Garden gnomes Gnomeo (voice of McAvoy) and Juliet (voice of Blunt) have as many obstacles to overcome as their quasi namesakes when they are caught up in a feud between neighbors. But with plastic pink flamingos and lawnmower races in the mix, can this young couple find lasting happiness? Written by
Walt Disney Pictures
The license plate on the R&G moving truck says 5H4 5KPR, or Shakespeare when written properly See more »
When Featherstone starts to reflect on the memory of his mate, the female flamingo is on the left, however, when the moving van arrives to move the female, the female flamingo is on the right. See more »
The lite-version for kids, part of the fun here is the identification of the actual Romeo and Juliet references from names used right down to the incidents based upon William Shakespeare's most romantic tragedy, because it is quite ingenious of the entire team of scriptwriters (the many cooks here not spoiling the broth, thankfully) to have taken key elements and painting quite a different, uplifting film if you will, since this is after all something for the young ones to appreciate.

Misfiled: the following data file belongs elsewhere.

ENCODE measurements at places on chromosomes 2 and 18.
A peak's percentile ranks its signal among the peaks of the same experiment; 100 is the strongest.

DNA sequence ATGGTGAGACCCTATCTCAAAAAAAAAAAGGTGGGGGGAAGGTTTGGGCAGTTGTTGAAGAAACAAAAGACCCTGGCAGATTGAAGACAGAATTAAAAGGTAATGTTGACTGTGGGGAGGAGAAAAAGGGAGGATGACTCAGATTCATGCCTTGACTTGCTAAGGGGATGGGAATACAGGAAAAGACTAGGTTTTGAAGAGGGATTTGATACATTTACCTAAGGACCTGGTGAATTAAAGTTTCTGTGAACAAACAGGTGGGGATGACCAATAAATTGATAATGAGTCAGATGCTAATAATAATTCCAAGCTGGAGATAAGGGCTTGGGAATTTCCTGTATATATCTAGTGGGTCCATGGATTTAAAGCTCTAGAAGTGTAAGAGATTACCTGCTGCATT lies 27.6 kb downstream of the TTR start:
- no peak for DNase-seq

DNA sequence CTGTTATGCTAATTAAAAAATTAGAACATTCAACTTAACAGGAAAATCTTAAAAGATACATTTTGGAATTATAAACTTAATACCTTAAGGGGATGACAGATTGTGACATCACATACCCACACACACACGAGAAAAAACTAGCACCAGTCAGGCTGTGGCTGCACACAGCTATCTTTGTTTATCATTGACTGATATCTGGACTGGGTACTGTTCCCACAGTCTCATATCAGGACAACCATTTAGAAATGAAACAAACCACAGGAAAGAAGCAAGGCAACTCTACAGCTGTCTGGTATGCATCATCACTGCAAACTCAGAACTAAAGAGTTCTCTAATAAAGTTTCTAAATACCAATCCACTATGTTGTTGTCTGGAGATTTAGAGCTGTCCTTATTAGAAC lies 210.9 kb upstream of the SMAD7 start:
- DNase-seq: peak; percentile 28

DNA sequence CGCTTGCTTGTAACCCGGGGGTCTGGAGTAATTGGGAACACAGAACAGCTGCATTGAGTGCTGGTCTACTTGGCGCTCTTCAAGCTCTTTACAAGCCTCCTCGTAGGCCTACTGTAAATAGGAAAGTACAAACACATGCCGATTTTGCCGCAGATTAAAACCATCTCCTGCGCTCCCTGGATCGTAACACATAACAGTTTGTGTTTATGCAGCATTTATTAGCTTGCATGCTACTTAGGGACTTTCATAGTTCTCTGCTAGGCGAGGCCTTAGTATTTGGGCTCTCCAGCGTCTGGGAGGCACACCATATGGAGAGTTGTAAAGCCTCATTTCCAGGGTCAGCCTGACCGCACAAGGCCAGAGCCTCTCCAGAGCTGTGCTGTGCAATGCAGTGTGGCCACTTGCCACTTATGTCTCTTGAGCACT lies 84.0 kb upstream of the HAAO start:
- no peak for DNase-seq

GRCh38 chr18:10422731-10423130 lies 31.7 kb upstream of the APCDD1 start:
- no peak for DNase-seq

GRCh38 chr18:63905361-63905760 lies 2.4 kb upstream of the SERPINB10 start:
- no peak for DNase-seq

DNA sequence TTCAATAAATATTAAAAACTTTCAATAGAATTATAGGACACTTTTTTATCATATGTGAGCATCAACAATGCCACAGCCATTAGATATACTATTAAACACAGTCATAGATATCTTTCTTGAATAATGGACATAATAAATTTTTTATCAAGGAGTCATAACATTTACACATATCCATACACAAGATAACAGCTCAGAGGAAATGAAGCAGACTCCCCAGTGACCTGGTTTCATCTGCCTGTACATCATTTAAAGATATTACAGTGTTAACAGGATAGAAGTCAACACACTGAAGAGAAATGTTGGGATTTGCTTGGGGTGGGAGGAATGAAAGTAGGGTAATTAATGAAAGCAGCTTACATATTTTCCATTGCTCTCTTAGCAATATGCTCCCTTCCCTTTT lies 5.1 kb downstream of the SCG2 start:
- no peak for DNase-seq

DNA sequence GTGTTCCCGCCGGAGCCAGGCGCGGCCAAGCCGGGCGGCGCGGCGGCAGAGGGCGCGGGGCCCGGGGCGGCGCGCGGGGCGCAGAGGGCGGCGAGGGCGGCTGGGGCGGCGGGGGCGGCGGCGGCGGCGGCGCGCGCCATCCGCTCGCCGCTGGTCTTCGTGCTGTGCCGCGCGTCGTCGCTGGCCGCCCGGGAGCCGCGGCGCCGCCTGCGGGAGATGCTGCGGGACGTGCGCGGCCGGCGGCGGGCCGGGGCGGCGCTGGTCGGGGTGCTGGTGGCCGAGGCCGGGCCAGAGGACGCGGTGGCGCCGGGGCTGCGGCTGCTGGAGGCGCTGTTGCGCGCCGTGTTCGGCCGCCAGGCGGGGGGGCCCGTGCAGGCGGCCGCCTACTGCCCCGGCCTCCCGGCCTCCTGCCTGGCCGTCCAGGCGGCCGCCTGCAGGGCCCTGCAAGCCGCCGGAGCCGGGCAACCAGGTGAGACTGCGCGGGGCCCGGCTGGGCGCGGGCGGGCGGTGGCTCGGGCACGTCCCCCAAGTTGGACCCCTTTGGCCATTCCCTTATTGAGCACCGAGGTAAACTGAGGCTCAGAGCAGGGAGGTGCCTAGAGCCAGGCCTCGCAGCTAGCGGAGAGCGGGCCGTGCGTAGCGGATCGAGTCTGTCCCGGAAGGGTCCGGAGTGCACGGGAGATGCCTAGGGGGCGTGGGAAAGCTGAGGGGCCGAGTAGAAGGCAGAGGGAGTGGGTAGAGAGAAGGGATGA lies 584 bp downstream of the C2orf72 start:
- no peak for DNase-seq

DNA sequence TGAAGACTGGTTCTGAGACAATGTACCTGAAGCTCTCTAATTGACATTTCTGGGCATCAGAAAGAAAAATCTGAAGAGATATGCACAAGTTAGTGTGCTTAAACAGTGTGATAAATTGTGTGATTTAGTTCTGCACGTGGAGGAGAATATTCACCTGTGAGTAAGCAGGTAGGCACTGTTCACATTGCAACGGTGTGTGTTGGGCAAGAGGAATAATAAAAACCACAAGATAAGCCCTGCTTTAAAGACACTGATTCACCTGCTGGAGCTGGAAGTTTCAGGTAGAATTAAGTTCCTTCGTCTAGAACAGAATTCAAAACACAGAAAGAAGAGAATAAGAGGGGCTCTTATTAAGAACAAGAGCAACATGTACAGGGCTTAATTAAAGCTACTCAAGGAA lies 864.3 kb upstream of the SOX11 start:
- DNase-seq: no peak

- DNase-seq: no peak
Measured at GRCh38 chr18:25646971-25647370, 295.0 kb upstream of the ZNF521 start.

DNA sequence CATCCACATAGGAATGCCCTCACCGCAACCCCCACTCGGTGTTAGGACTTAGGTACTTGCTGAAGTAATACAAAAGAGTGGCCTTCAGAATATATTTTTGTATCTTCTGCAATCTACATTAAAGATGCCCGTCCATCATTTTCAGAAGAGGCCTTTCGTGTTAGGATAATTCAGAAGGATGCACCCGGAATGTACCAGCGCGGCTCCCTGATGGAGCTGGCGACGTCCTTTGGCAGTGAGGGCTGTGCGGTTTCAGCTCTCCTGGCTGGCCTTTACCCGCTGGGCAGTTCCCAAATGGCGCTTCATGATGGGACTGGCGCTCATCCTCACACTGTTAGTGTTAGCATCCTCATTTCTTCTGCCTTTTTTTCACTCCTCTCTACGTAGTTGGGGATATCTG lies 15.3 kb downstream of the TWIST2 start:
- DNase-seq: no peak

Taking place between garden gnomes of adjacent gardens of bickering neighbours, the Reds (Capulets) and the Blues (Montagues) have this long standing feud that will make the romance of their children Gnomeo (voiced by James McAvoy) and Juliet (Emily Blunt) quite impossible, if not for the lovers to meet in secret. Expect plenty of comedy scattered throughout, which surprisingly is more adult, so accompanying the minors will not make this one boring affair. The A-list voices will also be top draw, although animation may look a little stiff since it's modelled to perfection the porcelain clay that the gnomes are possibly made out of.
Elton John's music got touted out loud through the film's marketing machinery, but frankly they don't really stand out unlike a musical since they were mostly used in the background, nor were inventively utilized such as those in the mold of Across the Universe which had plenty of The Beatles' tunes gelled together seamlessly into the narrative.
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